who may think and act like they have all the answers. If you have questions. write it down. Finding a provider you like Some health care providers are on your side and are awesome. What do you want out of this visit? If you have a goal. who gets paid a lot of money. who you may have to be undressed in front of. It’s your choice. Consider seeking a second opinion if you feel that you need it. Call local LGBT. Do you want a provider of a specific gender. sometimes it’s the insurance company’s choice— a second opinion might not be covered by insurance. Think about how you’d feel the most comfortable and seek it out. not the doctor’s. You deserve to be listened to and cared for. Questions that may be helpful: What are alternative treatments? Is this necessary? Can you recommend additional resources for information. your needs. or patient’s advocacy organizations and ask if they have a list of suggested providers. Ask friends for recommendations for doctors or clinics. It’s hard to say why some doctors are so shitty. Get your needs met Remember that this is about you – your life. your happiness.Sometimes doctors are fucked up So what’s going on here? It can feel like a huge power imbalance between you and this highly educated expert whose schedule you have to abide by. write them down ahead of time. Cultivating a better provider Lay out what you need. and that sucks. If you find someone you like. and don’t leave before it’s completed. let’s try to figure out ways to improve our experiences. keep going to them and develop a relationship. pull out the list when you get there. Consider seeking care from a nurse midwife or nurse practitioner.” Think about what you need to feel comfortable and how to articulate it ahead of time. 18 . let the provider know. “I have some questions/I need you to listen to me/Tell me before you touch me and explain to me what you are doing and why. go somewhere else next time you need care. or ethnicity? If you have a bad experience with someone. Well. But rather than being so discouraged that we avoid seeking care. race. Make it visible and make sure everything gets answered. holistic health.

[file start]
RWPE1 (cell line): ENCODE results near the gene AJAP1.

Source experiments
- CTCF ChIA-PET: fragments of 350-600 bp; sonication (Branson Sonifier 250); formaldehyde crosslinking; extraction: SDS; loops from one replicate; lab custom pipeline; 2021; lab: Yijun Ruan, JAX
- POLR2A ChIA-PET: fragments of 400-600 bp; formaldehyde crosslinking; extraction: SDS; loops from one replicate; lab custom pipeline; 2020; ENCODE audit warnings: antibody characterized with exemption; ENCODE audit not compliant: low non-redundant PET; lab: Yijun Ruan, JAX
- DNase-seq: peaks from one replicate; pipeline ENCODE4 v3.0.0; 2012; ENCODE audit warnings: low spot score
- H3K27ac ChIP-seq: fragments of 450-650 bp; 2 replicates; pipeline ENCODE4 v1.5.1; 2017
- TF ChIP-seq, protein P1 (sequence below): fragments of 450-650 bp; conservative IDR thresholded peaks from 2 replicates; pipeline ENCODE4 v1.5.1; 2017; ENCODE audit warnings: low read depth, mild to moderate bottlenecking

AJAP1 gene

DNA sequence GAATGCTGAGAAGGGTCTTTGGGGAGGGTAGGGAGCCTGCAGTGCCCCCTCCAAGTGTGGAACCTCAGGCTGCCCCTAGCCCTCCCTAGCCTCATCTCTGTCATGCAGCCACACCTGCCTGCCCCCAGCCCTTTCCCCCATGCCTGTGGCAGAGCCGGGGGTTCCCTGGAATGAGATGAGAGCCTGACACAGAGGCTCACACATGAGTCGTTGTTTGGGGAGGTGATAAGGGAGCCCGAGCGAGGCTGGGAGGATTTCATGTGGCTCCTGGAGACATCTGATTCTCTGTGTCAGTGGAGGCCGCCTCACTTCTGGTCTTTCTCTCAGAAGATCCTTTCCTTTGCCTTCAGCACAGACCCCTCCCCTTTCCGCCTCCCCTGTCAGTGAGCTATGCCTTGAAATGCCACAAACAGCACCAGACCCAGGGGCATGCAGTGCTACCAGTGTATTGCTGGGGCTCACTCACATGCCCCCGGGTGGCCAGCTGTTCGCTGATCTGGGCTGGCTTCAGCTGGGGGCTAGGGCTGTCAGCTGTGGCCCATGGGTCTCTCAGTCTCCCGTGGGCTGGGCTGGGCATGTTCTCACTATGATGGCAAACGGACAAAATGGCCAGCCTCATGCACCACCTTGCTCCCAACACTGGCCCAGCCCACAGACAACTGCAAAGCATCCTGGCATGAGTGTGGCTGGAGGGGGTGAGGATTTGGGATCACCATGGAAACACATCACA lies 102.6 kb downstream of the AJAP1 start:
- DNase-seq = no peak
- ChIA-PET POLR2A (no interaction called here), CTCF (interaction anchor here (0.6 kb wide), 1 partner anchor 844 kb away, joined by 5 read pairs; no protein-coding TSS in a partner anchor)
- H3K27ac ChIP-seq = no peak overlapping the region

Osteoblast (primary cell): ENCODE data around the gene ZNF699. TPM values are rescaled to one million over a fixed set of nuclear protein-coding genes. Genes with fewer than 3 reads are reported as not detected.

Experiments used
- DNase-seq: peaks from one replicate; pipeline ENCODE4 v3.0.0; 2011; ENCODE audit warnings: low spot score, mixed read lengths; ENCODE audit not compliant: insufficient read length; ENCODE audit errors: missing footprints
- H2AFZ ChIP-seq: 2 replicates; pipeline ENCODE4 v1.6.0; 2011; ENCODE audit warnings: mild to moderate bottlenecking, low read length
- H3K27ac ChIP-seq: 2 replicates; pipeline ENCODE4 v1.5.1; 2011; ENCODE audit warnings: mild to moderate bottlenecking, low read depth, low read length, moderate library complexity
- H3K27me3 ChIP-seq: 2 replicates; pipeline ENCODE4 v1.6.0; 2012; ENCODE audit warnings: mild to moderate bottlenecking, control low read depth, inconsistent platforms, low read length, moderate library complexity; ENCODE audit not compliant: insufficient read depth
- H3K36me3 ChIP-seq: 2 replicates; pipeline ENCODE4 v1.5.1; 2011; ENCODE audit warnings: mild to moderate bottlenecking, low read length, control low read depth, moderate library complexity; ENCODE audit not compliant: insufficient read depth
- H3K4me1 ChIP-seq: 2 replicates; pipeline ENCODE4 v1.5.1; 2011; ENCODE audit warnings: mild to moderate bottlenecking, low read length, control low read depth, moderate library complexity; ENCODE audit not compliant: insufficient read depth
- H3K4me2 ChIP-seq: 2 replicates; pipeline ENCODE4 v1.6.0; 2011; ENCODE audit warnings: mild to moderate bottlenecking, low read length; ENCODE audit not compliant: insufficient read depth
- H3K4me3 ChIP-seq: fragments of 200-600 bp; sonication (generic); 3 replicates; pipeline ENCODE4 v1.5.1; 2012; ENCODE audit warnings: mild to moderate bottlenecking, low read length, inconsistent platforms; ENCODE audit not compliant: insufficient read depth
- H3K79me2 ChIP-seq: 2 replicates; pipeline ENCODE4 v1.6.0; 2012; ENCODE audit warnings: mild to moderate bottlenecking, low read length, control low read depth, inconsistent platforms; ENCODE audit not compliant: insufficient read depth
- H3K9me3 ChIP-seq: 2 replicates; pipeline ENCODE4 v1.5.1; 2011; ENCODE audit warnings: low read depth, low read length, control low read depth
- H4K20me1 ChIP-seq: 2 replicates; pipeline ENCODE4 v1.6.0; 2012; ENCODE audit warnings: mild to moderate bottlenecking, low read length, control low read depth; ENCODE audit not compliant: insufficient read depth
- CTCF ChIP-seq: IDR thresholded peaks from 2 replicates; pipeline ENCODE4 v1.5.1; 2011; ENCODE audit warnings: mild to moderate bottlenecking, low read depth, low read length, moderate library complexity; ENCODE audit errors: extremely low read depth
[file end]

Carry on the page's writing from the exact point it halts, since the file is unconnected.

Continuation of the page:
htm people like to bring . tell them.hesperian.http://www. Do not let anyone pull you towards the end of the table. These so that you can see websites have useful suggestions: better. If they do. and flashlight.YOU!) Self-cervical make you feel more exams are a great tool in learning about what’s normal comfortable. if you want.htm completely if you feel . If you can’t say it right then. or remove it .” Cervical exams. 19 . you can learn how to exam so they don’t do pelvic exams together. you can ask to raise the headboard or prop yourseon your elbows so that you can see and make eye contact with your provider.pdf A Pap test is a little more difficult to learn and requires a few special supplies for swabbing and access to a laboratory that will read the results. During an exam If a nurse or medical assistant leads you to the exam room and tells you to strip and put on a gown before you’ve spoken to the doctor.http://168. etc. Find instructions at: have to use the paper .144. it’s tricky but not impossible. You could ask homebirth midwives or other health care providers who are friendly to the do-it-yourself ethic if they have useful resources. give them positive feedback. paper or sheet covering you down to your belly You’ll need a speculum.org/health/selfcare.Call them on their shit.20. Do not let a doctor detach you from it. 20-21. During a speculum exam. write them a letter or phone them. If you had a positive experience with a provider who listened and answered your questions. Some cervical. tell them to stop and that they should ask you to scoot down. If they say “spread your legs” tell them that is loaded language and unacceptable to use with you and others.html their own sheet to the With a friend and some gloves. Teach the doctor for the next time to place their hands out to the sides and say “drop your SELF EXAMS knees to my hands.227/services/Gyn%20Health/ comfortable.info/assets/Midwives/MWkind. You are in control of your body.http://www. Ask for mirror and for them to show you what they are looking at.http://www. you can choose to stay dressed until you’ve had the chance to talk to the provider.sisterzeus. and Pap tests can be Wear socks if it’ll help done by non-doctors (meaning . Press the for your body and seeing all your bits for yourself.fwhc. If they say something offensive or insensitive. mirror. pelvic exams.com/usingspeculum.